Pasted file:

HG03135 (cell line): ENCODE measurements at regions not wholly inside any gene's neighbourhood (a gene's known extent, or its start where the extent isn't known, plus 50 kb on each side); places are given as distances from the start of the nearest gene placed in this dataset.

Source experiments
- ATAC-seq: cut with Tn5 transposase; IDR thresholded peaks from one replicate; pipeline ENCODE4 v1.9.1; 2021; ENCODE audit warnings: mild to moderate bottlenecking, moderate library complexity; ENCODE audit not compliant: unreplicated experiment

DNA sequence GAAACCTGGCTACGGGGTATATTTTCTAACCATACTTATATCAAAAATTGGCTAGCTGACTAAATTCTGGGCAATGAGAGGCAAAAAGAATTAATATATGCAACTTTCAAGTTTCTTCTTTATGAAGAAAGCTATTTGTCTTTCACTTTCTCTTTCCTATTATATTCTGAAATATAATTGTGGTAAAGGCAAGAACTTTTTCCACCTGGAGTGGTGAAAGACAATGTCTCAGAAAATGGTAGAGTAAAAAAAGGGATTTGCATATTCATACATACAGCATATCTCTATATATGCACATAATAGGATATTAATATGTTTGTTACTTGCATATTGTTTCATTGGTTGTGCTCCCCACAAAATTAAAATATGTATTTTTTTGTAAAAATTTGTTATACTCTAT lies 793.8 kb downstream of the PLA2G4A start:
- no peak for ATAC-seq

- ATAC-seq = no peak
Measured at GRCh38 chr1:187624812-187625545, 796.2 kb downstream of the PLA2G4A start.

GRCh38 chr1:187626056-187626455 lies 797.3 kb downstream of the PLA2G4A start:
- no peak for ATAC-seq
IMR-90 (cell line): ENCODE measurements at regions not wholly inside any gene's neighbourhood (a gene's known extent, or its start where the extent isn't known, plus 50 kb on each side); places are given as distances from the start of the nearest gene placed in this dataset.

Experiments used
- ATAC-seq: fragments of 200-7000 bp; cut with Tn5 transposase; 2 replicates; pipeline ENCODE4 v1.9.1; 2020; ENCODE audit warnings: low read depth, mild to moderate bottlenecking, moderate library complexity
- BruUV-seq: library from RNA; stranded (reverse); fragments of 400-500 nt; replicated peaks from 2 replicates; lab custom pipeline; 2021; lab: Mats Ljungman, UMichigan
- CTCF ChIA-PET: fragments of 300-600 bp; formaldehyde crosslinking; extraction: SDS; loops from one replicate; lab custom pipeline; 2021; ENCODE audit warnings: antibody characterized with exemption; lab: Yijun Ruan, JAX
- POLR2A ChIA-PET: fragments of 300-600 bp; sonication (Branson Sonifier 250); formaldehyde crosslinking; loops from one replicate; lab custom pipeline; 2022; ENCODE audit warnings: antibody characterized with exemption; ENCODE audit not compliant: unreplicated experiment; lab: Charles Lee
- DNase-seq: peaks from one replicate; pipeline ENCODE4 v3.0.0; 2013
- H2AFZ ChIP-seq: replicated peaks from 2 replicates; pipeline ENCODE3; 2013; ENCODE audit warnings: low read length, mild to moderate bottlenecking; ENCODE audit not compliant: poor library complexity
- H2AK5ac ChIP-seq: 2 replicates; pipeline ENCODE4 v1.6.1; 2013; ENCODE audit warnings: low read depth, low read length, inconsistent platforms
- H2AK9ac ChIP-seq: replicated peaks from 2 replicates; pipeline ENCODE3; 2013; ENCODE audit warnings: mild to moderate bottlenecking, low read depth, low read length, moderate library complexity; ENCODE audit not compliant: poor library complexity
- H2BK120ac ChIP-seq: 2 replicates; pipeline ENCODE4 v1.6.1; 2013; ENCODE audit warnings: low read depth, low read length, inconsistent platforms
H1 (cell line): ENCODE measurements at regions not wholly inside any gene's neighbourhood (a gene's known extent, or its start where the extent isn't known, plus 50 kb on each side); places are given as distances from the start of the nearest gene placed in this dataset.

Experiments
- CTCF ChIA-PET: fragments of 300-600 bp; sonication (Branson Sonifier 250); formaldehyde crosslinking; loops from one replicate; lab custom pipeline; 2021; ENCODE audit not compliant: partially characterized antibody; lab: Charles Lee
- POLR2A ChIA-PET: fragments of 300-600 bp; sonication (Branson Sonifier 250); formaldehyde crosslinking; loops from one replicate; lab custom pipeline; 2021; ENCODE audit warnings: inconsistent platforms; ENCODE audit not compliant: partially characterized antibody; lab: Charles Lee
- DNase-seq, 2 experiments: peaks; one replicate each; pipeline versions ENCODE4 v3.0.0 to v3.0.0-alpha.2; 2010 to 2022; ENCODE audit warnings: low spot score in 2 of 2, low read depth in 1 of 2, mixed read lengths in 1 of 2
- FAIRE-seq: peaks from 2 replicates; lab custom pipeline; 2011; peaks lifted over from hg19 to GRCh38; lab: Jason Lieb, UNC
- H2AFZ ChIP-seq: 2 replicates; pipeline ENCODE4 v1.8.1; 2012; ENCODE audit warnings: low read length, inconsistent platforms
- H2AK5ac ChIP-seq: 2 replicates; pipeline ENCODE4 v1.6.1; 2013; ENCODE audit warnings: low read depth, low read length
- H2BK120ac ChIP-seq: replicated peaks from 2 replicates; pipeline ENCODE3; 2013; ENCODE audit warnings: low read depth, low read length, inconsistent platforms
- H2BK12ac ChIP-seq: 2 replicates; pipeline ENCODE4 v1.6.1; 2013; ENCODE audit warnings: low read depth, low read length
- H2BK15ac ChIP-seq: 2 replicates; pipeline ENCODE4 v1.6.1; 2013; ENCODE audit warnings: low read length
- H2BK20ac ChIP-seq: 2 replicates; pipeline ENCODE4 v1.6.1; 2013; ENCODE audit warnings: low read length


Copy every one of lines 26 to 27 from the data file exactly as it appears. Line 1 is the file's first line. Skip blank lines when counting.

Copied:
- FAIRE-seq: peaks from 2 replicates; lab custom pipeline; 2011; peaks lifted over from hg19 to GRCh38; lab: Jason Lieb, UNC
- H2AFZ ChIP-seq: 2 replicates; pipeline ENCODE4 v1.8.1; 2012; ENCODE audit warnings: low read length, inconsistent platforms